Harold Shipman was born on January 14, 1946, the middle child of a working-class family. He went by Fred and was his mother’s favorite child. Vera, his mother, was considered domineering, and she instilled in him a sense of superiority that tainted most of his relationships, leaving him an isolated adolescent.
When Vera was diagnosed with lung cancer, he willingly oversaw her care as she declined until she died on June 21, 1963. He was fascinated by the positive effect that the morphine had on her. Devastated by her death, he wanted to go to medical school and attended Leeds University medical school for two years. He failed the entrance exams the first time, before serving his hospital internship.
He was still very much loner, but he met his future wife, Primrose, at the age of 19, and they were married when she was 17 and five months pregnant with their child.
By 1974, he had two children and joined a medical practice in Todmorden, Yorkshire, where he thrived as a family doctor before becoming addicted to Pethidine, a painkiller. He would forge prescriptions for large amounts of the drug and be forced out of the practice when he was caught by his medical colleagues in 1975. That’s when he entered a rehab program. At the inquiry, he received a fine and was convicted for forgery.
A couple of years later, Shipman was accepted onto the staff at Donnybrook Medical Center in Hyde, where he ingratiated himself as a hardworking doctor who wanted to be trusted by patients and colleagues. Still, he did build a reputation for being arrogant. He stayed there for nearly two decades, and his actions only attracted a bit of attention from the other professionals.
The local undertaker took notice that the patients of De. Shipman seemed to be dying at a high rate and had similar poses in death. Most were fully clothed and would usually sitting up or reclined on a settee. He was worried enough that he approached Shipman about this, who reassured him that he should not be concerned. Later a colleague, Dr. Susan Booth, found this similarity disturbing and let the coroner’s office know, who then contacted the police.
A covert investigation followed, but Shipman was cleared, as his records were all in order. The inquiry did not reach out to the General Medical Council, or check criminal records, which would have show them his previous record. Later, a more thorough investigation found that Shipman had altered the records of his patients to corroborate their cause of death.
Hiding behind his façade of being a caring, family doctor, it was nearly impossible to establish when he started to kill his patients, or exactly how many died at his hands. The fact that he denied all charged did nothing to help the authorities. The killing spree was only brought to an end thanks to the determination of Angela Woodruff, the daughter of one of his victims. She refused to accept the explanations given for her mother’s death.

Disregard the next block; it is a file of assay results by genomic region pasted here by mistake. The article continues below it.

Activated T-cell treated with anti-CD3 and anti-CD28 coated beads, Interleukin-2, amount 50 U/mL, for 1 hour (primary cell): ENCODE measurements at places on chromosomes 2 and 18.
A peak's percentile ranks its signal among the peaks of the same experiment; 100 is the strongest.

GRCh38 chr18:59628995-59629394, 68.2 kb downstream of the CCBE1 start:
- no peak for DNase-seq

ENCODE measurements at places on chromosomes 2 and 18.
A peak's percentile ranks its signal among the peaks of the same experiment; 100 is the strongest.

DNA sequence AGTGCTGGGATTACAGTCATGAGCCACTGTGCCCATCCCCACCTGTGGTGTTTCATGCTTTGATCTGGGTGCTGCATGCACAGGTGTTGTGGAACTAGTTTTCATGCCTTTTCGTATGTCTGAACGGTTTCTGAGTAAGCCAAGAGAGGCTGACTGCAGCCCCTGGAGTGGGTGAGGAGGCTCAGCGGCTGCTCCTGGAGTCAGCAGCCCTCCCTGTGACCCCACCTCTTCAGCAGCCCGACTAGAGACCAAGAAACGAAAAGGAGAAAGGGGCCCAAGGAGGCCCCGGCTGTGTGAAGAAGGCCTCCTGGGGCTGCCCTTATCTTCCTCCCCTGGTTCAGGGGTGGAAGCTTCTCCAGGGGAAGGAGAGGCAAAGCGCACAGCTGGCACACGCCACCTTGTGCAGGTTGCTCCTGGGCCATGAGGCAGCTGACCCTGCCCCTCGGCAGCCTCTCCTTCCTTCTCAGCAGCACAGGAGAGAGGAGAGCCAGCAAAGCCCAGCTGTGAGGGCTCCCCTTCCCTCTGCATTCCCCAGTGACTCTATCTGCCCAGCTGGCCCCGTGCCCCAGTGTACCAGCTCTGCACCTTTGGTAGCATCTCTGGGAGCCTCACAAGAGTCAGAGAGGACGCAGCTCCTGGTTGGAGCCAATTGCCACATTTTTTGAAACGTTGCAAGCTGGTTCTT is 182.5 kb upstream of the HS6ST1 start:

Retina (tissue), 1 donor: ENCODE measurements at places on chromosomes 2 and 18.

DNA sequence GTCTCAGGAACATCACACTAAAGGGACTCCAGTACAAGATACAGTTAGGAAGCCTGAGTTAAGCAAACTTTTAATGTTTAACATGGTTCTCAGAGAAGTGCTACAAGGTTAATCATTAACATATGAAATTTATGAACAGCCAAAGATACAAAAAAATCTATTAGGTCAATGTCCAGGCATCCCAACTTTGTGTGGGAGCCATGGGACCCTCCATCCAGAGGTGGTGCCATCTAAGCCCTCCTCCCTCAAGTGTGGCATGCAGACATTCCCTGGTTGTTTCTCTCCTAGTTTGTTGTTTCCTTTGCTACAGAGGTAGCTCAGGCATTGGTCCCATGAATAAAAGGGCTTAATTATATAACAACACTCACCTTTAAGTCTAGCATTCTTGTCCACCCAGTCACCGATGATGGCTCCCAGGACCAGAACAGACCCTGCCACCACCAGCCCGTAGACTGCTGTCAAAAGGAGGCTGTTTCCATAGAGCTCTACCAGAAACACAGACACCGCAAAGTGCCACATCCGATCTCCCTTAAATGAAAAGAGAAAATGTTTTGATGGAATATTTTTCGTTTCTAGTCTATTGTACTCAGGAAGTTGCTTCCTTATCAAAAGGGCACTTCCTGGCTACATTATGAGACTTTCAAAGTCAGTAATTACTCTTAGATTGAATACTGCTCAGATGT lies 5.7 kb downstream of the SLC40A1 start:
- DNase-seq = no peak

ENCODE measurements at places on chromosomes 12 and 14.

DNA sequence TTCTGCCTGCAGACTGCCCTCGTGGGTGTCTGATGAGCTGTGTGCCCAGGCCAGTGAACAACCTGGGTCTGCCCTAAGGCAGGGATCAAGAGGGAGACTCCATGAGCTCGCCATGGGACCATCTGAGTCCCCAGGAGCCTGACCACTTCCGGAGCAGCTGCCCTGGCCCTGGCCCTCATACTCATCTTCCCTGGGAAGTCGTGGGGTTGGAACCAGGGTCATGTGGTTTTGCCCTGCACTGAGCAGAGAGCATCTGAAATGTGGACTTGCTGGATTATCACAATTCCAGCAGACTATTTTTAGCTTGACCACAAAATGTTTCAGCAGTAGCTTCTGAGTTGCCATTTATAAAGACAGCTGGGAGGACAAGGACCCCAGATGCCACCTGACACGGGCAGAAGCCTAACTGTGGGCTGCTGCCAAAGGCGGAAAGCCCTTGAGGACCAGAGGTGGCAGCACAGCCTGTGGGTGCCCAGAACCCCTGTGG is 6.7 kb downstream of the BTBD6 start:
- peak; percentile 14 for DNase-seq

Kathleen Grundy, a wealthy, and very active 81-year-old widow, was found dead in her home on June 24, 1998 after a visit by Shipman. Shipman told Woodruff that an autopsy wasn’t needed, and Grundy was buried in accordance to her daughter’s wishes.
Woodruff was a lawyer, and had always taken care of her mother’s affairs, so it was a bit of a surprise that she found out that another will existed, leaving most of her mother’s estate to Dr. Shipman. Woodruff was convinced it had been forged, and that Shipman had killed her mother, forging the will to benefit from her passing. She contacted the police, where Detective Superintendent Bernard Postles quickly came to the same conclusion after looking at the evidence.
They exhumed Grundy’s body, and a post-mortem revealed that she had died from an overdose of morphine, administered within three hours of her death, which was exactly the time when Shipman had visited her. They raided Shipman’s home and obtained medical records, an odd collection of jewelry, and an old typewriter which proved to be what he had used to forge the will.
From the medical records they seized, they police quickly noticed that case would extend further than one death, and the priority was given to the deaths it would be most productive to look into. These were mainly the victims who had not been cremated, and who had died after being visited at home by Shipman.
One a large number of patients, Shipman had urged families to cremate their relatives. He would also stress that no other investigation into their deaths were needed, even when the relative died of causes that were previously unknown to the families. In situations when they did start questioning things, Shipman would provide computerized medical notes that corroborated his cause of death.
The police established that Shipman would, most of the time, alter these medical notes right after he killed them to make sure that his account matched the historical records. What Shipman didn’t think about was that with every alteration of the records, there was a time stamp made by the computer, which enabled the police to figure out exactly which records had been changed.
After an extensive investigation, which included several autopsies and exhumations, the police charged Shipman with 15 individual counts of murder on September 7, 1998 and one count of forgery. Shipman’s trail started on October 5, 1999 at Preston Crown Court. Attempts by his attorneys to have Shipman tried in three phases, for example, cases with physical evidence, cases without, and then the Grundy case where the forgery differentiated it from the others, as well as to have damning evidence relating to Shipman’s fraudulent accumulation of morphine and other drugs, were all thrown out, and the trail continued on for the 16 charges included in the indictment.
The prosecution worked to prove that Shipman had killed 15 patients because he enjoyed exercising control over life and death, and dismissed any claims that he had been acting with compassion, as not a single one of the victims were suffering from terminal illness.